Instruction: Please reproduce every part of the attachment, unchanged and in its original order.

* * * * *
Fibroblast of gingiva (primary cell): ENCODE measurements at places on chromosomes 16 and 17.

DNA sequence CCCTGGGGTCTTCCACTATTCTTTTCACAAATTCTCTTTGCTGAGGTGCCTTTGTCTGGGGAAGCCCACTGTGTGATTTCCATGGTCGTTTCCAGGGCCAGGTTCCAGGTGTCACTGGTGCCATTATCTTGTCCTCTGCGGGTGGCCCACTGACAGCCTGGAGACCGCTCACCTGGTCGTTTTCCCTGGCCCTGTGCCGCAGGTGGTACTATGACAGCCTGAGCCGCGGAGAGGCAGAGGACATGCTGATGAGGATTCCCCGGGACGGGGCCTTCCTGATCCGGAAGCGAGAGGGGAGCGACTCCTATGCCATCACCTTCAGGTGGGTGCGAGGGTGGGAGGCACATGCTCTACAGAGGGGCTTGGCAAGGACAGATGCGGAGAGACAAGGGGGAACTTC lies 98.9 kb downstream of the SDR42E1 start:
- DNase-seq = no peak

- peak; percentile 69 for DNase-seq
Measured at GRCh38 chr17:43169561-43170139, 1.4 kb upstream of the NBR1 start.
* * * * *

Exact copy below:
Fibroblast of gingiva (primary cell): ENCODE measurements at places on chromosomes 16 and 17.

DNA sequence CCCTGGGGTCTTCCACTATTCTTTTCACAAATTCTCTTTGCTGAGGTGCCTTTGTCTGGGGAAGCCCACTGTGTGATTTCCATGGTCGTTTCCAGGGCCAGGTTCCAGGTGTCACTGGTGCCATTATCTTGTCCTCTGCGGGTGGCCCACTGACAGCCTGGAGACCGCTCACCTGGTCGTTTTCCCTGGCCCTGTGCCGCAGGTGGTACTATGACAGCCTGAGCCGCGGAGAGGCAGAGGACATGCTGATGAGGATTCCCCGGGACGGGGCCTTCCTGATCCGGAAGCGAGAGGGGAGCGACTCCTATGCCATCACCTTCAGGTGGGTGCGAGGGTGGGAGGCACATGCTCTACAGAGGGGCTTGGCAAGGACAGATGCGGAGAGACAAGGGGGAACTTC lies 98.9 kb downstream of the SDR42E1 start:
- DNase-seq = no peak

- peak; percentile 69 for DNase-seq
Measured at GRCh38 chr17:43169561-43170139, 1.4 kb upstream of the NBR1 start.